Today dear readers I am reviewing Strange Wonders (Published 26 Nov. 2020) By Mike Russell. A big thank you to the publisher Strange Books for my copy to review, always appreciated. I always enjoy reading/reviewing Russell’s work as you never exactly know what to expect. Check out my last review of his work here.
Roll up! Roll up! Mike Russell presents Strange Wonders. Strangely wonderful, wonderfully strange stories of life, death and the mystery of existence. Strange Wonders is Mike Russell’s fourth short story collection. Prepare to be amazed. Roll up! Roll up!
About The Author
Mike Russell was born in 1973. He grew up in the small village of Pulborough in the south of England. As a child, he enjoyed daydreaming, art and writing strange stories. As an adult, he enjoys daydreaming, art and writing strange stories.
Mike Russell’s books have been described as Strange Fiction, Magical Realism, Surrealism, Weird Fiction, Weird Lit, Absurdist Fiction, Metaphysical Fiction, Fantasy Fiction… but he just likes to call them Strange Books.
Once again I find myself on the train to Strangeville with an open-ended ticket clutched tightly in my hand. It is always, always an experience reading Russell’s writing. One I highly recommend everyone to sample at least once. From the moment I stepped out onto the platform I was greeted by clowns handing out candy-floss, coffins flying here there and everywhere and I wondered why everyone was carrying a suitcase. I had arrived and there was no turning back.
Strange Wonders presents 12 out of the ordinary short stories about life, death and the mystery of existence. I enjoy reading Russell’s playful and quirky writing style, it is like nothing I have read before or since. He has a unique way of storytelling and creating characters that overcome the most bizarre situations they find themselves in.
I also admire the way Russell questions the big mysteries of life. What is the purpose of life? What happens after we die? Are we all just existing for the sake of existing? He takes on a different approach; a different, strange path that dives a little deeper into the unknown and unexplained. It forces you to open your mind to the endless possibilities of a world that makes little sense. Russell has a curious talent of keeping the reader hovering on the edge of their seat. You never know what you are about to come face to face with.
I was fascinated of the concept used in Mr Marconi’s Conscious Machines. In a fairground in the woods there is a circular red and white vertically-striped tent. Inside is an exhibit of machines that have been made conscious, they believe they live. None of the machines run on electricity. Among the machines there is Edith the thinking toaster who will make you breakfast while discussing philosophy and Tom the television who will choose the program he wants you to watch. If you dare change the channel he will growl at you. However the exhibits did not begin as machines, they began as people. Upon the second of discovering this fact, shivers exploded down my spine. They are people who have been conditioned into believing that they are nothing more than machines and as a consequence have turned into what they believe themselves to be. For example, Mr Marconi told his own wife that all she was ever good for was washing dishes and she believed it. So naturally she turned into a dishwasher and became his first exhibit. Russell explores how people often feel they are nothing more than machines, believing they are only good for certain things and never seeing past it. Soon it becomes all they do and in turn they become robotic with little desire or passion. Russell holds up a mirror to the reader, the world, allowing them to see how detached we have become from reality. We all spend our days hunched over screens, clicking and editing our lives to perfection. We go to work and immediately go onto autopilot, shedding our skin and humanity to be replaced with metal and mechanisms. The cogs may be turning but we switched off long ago. We perform task after task without question. It’s scary to realise just how easy it is to turn into a machine.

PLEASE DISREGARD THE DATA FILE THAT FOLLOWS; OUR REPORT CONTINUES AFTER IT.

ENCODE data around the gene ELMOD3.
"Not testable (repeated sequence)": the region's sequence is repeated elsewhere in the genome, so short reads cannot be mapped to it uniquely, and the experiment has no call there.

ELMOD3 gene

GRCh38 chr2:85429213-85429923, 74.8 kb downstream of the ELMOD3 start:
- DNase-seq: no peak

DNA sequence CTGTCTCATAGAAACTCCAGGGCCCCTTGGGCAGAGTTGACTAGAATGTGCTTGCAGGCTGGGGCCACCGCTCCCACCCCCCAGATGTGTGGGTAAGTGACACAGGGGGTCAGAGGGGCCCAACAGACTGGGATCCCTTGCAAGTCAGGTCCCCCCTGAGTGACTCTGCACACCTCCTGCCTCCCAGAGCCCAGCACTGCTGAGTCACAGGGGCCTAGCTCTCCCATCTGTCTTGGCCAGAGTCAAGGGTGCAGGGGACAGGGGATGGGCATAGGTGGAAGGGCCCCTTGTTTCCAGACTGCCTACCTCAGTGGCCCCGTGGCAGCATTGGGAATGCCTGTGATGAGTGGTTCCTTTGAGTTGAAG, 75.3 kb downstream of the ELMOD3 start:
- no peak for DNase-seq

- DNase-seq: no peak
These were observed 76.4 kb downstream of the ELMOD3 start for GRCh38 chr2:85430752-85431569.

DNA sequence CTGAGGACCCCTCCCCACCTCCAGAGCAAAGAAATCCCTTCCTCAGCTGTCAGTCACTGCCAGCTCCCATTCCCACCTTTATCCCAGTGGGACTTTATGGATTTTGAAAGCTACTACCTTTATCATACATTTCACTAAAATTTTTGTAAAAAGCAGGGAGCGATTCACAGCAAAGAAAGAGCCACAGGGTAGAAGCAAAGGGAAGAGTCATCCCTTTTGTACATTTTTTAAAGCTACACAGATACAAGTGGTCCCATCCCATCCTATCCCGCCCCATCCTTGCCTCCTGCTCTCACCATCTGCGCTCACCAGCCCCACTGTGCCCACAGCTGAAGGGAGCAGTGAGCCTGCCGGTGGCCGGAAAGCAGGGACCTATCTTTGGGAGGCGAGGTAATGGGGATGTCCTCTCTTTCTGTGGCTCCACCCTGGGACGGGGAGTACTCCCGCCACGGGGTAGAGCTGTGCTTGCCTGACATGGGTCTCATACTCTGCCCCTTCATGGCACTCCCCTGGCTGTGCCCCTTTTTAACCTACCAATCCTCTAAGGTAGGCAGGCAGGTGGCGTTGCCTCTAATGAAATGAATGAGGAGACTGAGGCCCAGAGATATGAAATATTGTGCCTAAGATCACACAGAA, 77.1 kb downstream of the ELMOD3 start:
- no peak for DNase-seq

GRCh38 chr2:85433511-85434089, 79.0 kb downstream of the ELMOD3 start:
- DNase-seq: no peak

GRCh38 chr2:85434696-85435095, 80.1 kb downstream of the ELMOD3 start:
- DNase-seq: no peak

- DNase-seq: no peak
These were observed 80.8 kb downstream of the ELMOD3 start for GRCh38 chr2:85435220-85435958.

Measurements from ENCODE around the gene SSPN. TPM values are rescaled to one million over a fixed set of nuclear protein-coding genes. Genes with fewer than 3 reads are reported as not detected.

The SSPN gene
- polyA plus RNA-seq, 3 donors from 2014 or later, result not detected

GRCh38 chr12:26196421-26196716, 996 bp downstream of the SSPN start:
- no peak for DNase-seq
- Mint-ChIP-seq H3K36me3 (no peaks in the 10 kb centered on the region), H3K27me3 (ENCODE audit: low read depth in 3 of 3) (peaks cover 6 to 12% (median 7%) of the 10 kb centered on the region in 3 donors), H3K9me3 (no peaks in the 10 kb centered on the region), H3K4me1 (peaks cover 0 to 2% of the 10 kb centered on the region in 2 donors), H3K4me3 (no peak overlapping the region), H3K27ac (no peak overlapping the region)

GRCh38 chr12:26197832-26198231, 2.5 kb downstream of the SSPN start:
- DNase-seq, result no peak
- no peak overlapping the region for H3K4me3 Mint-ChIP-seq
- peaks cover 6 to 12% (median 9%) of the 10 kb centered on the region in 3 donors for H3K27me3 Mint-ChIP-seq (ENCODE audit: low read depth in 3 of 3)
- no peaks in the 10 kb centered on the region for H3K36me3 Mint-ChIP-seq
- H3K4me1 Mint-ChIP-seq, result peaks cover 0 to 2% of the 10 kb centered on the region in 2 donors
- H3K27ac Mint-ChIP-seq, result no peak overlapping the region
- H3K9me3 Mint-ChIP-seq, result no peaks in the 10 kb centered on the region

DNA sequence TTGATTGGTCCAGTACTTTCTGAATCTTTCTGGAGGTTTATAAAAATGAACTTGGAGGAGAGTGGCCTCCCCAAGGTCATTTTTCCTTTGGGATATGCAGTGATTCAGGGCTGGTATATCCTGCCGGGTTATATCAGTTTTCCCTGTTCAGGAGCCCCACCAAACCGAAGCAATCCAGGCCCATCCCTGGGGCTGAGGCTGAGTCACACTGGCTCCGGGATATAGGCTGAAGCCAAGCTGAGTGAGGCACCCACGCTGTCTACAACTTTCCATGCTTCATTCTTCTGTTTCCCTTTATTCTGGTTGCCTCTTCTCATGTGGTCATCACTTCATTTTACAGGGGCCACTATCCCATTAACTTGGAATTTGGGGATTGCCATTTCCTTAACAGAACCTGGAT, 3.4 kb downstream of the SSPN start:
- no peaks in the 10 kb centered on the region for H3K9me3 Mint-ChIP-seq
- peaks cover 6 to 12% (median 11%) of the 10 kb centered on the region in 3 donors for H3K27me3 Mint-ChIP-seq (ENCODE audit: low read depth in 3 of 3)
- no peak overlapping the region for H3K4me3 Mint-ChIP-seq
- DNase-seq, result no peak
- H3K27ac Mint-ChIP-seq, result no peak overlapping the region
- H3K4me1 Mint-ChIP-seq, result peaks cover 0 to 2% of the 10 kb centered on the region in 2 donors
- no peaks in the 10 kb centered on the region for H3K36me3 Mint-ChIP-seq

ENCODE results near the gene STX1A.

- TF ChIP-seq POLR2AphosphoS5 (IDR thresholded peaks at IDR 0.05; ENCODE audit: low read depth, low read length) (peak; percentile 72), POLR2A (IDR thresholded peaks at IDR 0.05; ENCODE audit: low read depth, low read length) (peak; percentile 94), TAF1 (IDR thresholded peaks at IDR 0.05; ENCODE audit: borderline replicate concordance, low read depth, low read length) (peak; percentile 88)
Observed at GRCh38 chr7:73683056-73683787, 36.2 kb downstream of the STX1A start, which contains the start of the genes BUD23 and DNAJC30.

My favourite story from this collection is Linda’s light bulb emporium. Archie hates the dark, he hates that it can hide things and he wants to be able to see everything. He goes to Linda’s shop and she tells him that there is a way of lighting a room without using a light bulb. She also wants to create a light that is lighter than light, a light that can penetrate captured darkness. I was intrigued to learn of the secret and to discover that there are things that even the light can hide. We have all experienced it at some point in our lives, not being able to see what was always right there in front of us. It’s beautifully blinding and allows you to see beyond the void.
I give Strange Wonders By Mike Russell a Four out of Five paw rating.
As always, it was a fantastically strange whirlwind visit that kept me captivated from start to finish.
It’s ironic in ways as many may think these stories appear to make little to no sense when in fact they do. They have deeper meanings and explore themes we encounter in our everyday lives. Russell’s writing is different, unusual and turns your head upside down into a snow globe, shaking it up and causing a storm before sitting back and watching the pieces slowly fall into place. A tranquil strangeness that leaves you hypnotised and chilled. Keep up the strange Russell.
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